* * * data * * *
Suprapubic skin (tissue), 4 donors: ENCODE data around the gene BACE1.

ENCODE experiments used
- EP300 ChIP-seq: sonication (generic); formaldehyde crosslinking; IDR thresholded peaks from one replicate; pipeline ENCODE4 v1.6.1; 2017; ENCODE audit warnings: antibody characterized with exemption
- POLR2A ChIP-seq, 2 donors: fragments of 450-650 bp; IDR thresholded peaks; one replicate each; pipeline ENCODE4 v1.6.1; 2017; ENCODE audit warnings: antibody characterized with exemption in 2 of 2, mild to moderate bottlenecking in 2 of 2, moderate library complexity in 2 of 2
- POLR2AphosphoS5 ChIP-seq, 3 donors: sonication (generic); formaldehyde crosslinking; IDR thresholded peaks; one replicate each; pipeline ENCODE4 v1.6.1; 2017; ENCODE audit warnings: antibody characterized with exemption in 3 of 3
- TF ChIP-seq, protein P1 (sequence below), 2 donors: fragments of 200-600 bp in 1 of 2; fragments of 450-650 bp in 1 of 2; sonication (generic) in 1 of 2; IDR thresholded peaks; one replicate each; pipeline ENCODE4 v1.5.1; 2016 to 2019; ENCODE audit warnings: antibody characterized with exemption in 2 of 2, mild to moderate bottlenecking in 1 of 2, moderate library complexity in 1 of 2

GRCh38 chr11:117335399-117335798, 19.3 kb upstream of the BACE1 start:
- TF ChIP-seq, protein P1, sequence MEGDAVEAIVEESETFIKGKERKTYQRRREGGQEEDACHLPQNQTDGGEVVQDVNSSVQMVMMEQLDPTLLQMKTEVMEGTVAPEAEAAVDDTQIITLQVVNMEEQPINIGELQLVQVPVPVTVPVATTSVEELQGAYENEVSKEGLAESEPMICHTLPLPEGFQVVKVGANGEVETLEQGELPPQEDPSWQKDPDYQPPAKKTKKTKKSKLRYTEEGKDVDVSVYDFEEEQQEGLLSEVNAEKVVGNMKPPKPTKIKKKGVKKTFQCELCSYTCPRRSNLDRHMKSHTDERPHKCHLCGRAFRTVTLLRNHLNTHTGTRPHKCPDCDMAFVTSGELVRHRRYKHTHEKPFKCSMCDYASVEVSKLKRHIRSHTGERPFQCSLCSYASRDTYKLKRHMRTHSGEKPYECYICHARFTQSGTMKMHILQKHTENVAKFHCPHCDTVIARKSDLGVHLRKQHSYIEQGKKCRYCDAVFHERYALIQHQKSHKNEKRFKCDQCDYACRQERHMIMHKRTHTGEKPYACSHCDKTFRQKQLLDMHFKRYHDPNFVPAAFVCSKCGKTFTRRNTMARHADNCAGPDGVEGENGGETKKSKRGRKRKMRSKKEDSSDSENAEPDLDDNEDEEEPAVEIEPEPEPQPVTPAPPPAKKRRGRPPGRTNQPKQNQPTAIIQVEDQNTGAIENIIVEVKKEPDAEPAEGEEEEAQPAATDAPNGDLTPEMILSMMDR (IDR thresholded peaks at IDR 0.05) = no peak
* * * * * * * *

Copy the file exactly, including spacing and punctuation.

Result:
Suprapubic skin (tissue), 4 donors: ENCODE data around the gene BACE1.

ENCODE experiments used
- EP300 ChIP-seq: sonication (generic); formaldehyde crosslinking; IDR thresholded peaks from one replicate; pipeline ENCODE4 v1.6.1; 2017; ENCODE audit warnings: antibody characterized with exemption
- POLR2A ChIP-seq, 2 donors: fragments of 450-650 bp; IDR thresholded peaks; one replicate each; pipeline ENCODE4 v1.6.1; 2017; ENCODE audit warnings: antibody characterized with exemption in 2 of 2, mild to moderate bottlenecking in 2 of 2, moderate library complexity in 2 of 2
- POLR2AphosphoS5 ChIP-seq, 3 donors: sonication (generic); formaldehyde crosslinking; IDR thresholded peaks; one replicate each; pipeline ENCODE4 v1.6.1; 2017; ENCODE audit warnings: antibody characterized with exemption in 3 of 3
- TF ChIP-seq, protein P1 (sequence below), 2 donors: fragments of 200-600 bp in 1 of 2; fragments of 450-650 bp in 1 of 2; sonication (generic) in 1 of 2; IDR thresholded peaks; one replicate each; pipeline ENCODE4 v1.5.1; 2016 to 2019; ENCODE audit warnings: antibody characterized with exemption in 2 of 2, mild to moderate bottlenecking in 1 of 2, moderate library complexity in 1 of 2

GRCh38 chr11:117335399-117335798, 19.3 kb upstream of the BACE1 start:
- TF ChIP-seq, protein P1, sequence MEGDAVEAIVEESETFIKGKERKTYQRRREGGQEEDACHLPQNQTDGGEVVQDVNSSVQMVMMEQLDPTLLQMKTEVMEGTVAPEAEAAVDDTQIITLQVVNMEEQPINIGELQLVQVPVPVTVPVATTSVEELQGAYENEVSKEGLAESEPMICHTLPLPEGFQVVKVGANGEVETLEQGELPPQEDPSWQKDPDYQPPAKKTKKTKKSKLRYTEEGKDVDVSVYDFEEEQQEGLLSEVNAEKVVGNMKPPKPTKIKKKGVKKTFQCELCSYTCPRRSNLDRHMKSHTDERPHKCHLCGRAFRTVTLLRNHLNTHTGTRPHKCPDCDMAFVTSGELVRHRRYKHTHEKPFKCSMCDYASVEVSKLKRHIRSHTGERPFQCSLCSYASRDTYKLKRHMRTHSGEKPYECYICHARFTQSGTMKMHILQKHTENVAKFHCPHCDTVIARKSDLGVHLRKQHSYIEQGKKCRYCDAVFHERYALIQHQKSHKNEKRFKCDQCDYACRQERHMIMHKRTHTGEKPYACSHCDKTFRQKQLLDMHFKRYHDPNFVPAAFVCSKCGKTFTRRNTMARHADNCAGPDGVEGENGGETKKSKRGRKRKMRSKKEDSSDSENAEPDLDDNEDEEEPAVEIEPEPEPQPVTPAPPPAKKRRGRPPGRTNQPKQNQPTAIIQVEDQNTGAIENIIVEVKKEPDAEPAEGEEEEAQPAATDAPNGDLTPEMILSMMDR (IDR thresholded peaks at IDR 0.05) = no peak